Another Fool Removes All Doubt

I write on this primarily because the author [Edward Conrad] of the referenced piece is also from Bain Capital (Mitt’s former private equity firm) and is expounding on a commonly-held, but false, premise.

The financial crisis stems from the fact that the U.S. economy finds itself on the horns of a dilemma. Price-insensitive, risk-averse savers hoard rather than invest their savings and insist on the right to withdraw their funds “on-demand.” If these savings sit idle, growth slows and unemployment rises. Banks are the vehicle through which the economy puts short-term savings to work. Because it takes time to repay loans, the economy runs the risk that short-term savers may panic and demand withdrawals en masse—when real estate prices fall 30%, for example. When that happens, lenders must sell assets—namely loans—to fund withdrawals. In a panic, when sellers vastly outnumber buyers, asset values sink to fire sale prices. At low enough prices, banks cannot sell enough assets to fund withdrawals and still remain solvent. Depositors race to withdraw funds before insolvency, which amplifies withdrawals.

Our friend here inadvertantly tripped over his own foolishness, and disclosed the truth.

Did you figure it out?

When one borrows money against nothing, that is, simply against a promise to work tomorrow, then one has put credit money into the economy without a predicate of value behind it.

Again, we start with GDP = (M + C) * V

(M = Money, C = Credit, V = Velocity, or number of times each unit “turns over” in a year)

This must be true because GDP measures production and the value of a thing that is produced is zero if nobody buys it.  That is, we measure GDP based on actual goods and services produced and delivered (we allow inventory build to count, but we subtract off inventory that is never sold and disposed of by destruction instead.)

So how does a bank wind up in a situation where, as our Edward said, “At low enough prices, banks cannot sell enough assets to fund withdrawals and still remain solvent.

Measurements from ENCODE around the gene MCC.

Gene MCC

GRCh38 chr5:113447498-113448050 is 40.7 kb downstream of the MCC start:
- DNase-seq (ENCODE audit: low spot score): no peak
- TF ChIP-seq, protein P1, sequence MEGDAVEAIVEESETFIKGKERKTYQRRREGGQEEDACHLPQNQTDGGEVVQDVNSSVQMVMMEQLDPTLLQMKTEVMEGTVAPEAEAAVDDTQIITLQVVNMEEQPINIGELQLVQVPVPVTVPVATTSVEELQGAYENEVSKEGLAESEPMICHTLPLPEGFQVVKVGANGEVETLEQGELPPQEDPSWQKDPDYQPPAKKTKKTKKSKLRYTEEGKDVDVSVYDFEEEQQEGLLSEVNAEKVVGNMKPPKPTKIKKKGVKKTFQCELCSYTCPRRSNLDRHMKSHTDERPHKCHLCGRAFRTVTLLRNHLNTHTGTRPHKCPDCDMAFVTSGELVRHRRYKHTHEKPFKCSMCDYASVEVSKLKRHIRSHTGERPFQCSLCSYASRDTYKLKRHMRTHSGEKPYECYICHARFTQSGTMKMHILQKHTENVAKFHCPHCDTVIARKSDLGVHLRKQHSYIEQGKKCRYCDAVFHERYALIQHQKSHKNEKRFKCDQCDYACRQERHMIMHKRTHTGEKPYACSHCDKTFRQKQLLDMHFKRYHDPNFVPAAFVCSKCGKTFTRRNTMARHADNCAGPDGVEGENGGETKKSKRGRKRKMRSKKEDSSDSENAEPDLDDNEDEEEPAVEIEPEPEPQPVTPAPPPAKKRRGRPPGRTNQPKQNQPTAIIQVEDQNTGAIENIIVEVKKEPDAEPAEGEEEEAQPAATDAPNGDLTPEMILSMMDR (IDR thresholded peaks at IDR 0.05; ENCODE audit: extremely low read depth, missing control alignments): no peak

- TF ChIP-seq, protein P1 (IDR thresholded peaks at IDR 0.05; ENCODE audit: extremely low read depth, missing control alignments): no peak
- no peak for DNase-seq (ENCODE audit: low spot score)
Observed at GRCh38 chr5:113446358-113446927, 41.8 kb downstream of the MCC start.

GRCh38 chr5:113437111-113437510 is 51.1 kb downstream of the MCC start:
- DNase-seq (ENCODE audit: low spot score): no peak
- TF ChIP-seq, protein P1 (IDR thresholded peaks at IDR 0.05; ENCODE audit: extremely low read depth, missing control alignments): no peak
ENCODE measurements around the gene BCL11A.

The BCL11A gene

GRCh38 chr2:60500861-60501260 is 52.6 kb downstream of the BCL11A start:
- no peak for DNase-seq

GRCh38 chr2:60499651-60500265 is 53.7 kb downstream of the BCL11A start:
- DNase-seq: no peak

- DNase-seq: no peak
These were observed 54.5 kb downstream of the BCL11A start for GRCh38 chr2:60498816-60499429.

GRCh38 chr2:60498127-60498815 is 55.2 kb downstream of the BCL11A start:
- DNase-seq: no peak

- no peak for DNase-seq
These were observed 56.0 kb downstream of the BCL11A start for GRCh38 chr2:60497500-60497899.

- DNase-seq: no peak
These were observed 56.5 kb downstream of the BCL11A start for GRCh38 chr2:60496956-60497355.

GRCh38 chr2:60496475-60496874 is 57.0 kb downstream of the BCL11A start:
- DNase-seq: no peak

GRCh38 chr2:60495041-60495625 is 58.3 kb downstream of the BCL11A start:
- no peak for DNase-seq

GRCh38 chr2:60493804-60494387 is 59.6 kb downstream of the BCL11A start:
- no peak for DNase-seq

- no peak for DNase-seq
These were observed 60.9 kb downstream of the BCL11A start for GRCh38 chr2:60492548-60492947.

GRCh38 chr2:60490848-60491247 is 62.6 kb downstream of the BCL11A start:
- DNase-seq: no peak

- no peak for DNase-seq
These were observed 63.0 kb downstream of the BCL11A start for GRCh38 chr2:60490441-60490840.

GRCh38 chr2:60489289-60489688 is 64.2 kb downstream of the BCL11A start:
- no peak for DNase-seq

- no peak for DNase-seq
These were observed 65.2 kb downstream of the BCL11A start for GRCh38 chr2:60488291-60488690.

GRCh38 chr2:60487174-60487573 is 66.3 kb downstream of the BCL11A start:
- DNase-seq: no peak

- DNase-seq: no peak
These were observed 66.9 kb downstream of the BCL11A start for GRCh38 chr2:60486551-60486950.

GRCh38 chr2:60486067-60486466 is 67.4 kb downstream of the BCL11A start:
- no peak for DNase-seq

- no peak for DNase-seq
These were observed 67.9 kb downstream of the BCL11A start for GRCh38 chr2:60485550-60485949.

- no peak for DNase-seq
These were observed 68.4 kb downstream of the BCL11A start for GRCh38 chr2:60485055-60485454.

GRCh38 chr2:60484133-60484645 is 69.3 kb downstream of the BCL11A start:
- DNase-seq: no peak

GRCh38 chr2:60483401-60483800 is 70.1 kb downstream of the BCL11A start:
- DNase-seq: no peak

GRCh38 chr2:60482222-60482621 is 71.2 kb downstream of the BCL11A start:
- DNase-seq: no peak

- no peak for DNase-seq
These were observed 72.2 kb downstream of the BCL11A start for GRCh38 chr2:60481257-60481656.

That’s simple — it creates credit without an asset pledged as collateral of at least equal value to the credit extended.

This increases “C” which must, mathematically, debase the value of every unit of “M” or “C” that already exists.

If you’ve discerned from that little fact that over time this must make it impossible for some of the people to pay, you’re right.

The cause of the panic withdrawal is the original counterfeiting — it is mathematically impossible for what the bank did in issuing unbacked credit to “work” forever and they know it.

What Edward wants the government to do is to provide a means to prevent the consequence of counterfeiting from being served on the people who engaged in this outrageous practice.

And how would government do that?  By forcing you to pay twice.

First, when the counterfeiting takes place, your purchasing power is debased.  You are forced to hand over more units of currency (or credit) for the same goods and services since the total number of them in circulation has been increased faster than production increased.  You are thus robbed by the counterfeiting act, exactly as you would be if I ran off $100 bills on my office copier.

Then, when the market discerns that this happened and seeks to punish the entity that made the bad loans (that is, the market figures out that the “assets” held by the bank are of insufficient value to pay the depositors) and the market “runs” the bank (because he who panics first gets his cash, everyone else gets nothing) then you are robbed again by the government who steps in and demands that you pay a second time for the counterfeiting that the bank originally engaged in to pay the depositors!

This is the essence of what Ron Paul has espoused (along with myself) — while Ron Paul gets the mechanics of fixing the problem wrong (e.g. “gold standard”) he gets the premise right.

Edward, on the other hand, along with Mittens, have made their money through the inflation of asset values that result from counterfeiting of the monetary supply.  By doing so and then selling to a “greater fool” before the bubble pops, they effectively skim off your purchasing power debasement and keep it for themselves.  This is the essence of how you have your prosperity stolen from you and it’s been going on for the last 30 years.

To have a sustainable and honest economic system this practice must be stopped.

One Dollar of Capital stops it.

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